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Author Topic: Insoles and new boots  (Read 10190 times)
Posts: 3

« on: May 29, 2008, 01:30:13 pm »

I noticed some people talking about Alan's boots in his post about his trip that was in May (have you gone yet Alan??)

I'm currently on week 3 of breaking my boots in and have 2.5 more weeks to do so. They are hard leather Asolo Gore-Tex boots and fitted extremely well in the store: both up and down inclines kept my foot in place. The first week I wore them they were awesome and my feet are finally getting used to them. I always bring boots, sneakers and for camp/tent thin flip flops so I can change up depending on the weather. I have two concerns though:

1. I've read that you shouldn't keep the insoles of your boots as sold. What should you replace them with?

2. After about 1 week of walking in my boots, there is a bend in the front half that pushes down on the top of my toe. It makes sense since it's hard leather, so it bends a bit. It's not causing blisters and putting blister pads there would only make the pressure worse. I thought perhaps after wearing them the leather would soften and it would no longer hurt. It is a bit painful right after putting them on then it seems that the leather warms up and it's no longer painful. Will this eventually go away? Is there something I can do to soften the leather in that area faster? (I'm wearing them to work right now! So at 9 hours a day + 6 mile walks every other day).

Any advice would be great!

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Posts: 225

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« Reply #1 on: May 29, 2008, 10:22:27 pm »

The thin polystyrene insoles that come with most boots are fit only for the bin (or if you are keen to keep them, use them in a pair of slippers around the house, not for hiking).  What walkers need is a quality insole (or "footbed") and your outdoor shop probably carries a range from off-the-peg to custom fit with price tags to match.  At minimum, sorbothane will give much more cushioning and may be treated to combat smells and moisture.  Some people swear by "Superfeet" which are rigid but deeply sculptured to combat "pronating" (excessive flattening of the feet) and cost twice as much.  Custom fit footbeds are vacuum-moulded to your feet individually, and as you would expect their price reflects it.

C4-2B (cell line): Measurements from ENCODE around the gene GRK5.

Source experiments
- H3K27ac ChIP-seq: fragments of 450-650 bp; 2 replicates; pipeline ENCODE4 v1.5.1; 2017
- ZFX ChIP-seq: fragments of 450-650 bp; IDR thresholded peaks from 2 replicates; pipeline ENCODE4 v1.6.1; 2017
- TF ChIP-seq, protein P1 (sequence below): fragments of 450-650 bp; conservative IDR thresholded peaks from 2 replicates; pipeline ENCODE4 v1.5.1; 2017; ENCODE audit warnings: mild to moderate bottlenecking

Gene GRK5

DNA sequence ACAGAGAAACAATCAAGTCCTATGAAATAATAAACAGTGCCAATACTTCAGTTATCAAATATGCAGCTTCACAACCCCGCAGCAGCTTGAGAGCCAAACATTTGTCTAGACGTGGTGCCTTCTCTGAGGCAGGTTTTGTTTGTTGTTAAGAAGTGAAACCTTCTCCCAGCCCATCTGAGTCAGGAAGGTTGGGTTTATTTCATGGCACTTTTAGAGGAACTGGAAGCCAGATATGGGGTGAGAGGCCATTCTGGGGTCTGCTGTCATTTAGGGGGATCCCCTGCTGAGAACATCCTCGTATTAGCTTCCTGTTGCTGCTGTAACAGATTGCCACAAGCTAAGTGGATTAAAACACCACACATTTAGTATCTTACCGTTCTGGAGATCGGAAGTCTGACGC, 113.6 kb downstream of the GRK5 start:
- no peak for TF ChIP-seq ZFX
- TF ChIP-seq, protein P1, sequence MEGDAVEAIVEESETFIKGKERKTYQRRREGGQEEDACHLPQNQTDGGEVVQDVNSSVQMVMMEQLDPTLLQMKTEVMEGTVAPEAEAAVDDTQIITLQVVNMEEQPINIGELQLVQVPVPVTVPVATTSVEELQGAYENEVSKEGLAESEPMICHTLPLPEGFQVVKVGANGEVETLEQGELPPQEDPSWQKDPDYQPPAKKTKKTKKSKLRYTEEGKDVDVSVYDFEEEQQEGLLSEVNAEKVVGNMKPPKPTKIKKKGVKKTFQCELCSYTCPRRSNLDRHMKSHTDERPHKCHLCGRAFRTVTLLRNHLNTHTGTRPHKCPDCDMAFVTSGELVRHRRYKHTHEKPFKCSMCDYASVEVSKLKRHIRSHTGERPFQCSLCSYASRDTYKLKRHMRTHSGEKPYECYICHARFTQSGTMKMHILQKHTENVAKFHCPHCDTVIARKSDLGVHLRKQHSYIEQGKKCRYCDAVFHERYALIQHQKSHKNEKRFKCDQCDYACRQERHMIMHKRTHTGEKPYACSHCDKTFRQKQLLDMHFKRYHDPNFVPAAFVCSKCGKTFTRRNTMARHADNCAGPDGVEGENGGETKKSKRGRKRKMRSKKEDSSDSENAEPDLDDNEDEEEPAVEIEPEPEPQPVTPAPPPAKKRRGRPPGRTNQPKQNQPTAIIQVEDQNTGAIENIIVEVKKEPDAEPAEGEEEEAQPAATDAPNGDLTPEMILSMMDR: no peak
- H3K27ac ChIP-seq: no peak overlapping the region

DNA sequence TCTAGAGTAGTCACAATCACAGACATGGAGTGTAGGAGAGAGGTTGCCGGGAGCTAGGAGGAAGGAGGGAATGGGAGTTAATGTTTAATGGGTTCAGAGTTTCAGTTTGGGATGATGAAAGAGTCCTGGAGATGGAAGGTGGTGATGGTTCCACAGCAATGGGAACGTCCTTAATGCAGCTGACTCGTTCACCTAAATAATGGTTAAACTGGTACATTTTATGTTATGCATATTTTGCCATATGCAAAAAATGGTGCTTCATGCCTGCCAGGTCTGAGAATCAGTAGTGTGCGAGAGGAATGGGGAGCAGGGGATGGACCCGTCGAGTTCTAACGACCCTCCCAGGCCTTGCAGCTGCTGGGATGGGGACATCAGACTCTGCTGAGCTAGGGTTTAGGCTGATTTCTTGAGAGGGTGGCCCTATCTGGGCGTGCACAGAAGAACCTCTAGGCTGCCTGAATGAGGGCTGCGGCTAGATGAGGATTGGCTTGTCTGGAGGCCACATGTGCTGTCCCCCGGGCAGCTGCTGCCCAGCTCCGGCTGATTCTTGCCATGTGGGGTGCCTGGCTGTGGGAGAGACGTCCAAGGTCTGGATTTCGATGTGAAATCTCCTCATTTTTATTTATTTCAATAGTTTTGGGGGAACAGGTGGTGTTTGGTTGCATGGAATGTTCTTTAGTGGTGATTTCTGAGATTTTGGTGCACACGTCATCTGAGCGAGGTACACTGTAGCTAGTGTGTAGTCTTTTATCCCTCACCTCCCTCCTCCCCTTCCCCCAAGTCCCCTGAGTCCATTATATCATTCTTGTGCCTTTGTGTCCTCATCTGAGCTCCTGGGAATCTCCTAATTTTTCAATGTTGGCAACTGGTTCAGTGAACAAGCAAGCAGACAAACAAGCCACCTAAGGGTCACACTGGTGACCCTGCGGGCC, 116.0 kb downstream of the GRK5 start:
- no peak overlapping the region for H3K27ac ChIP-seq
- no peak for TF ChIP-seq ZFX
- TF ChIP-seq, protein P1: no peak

I'd suggest starting with a pair of sorbothane insoles (you may need to trim these to fit: ordinary scissors work fine) and going custom only if you still have a problem.

Be aware also of the importance of the right socks, and (if your feet are soft) drying them out a bit before setting off, either with surgical spirit (rubbing alcohol on your side of the pond) or a soak in water to which you add a crystal or two of potassium permanganate (just enough to make it pale pink).  This will prevent problems while hiking. 

See also http://rucsacs.com/nov_boots.php for general advice.  In the photograph there, the red insoles are sorbothane, the green/grey ones are Superfeet, both worked well in the battered fabric boots (all mine). 

Good luck with your preparations.  Don't your work colleagues look at you strangely in your hiking boots? Smiley


Jacquetta Megarry, publisher of Rucksack Readers and forum moderator
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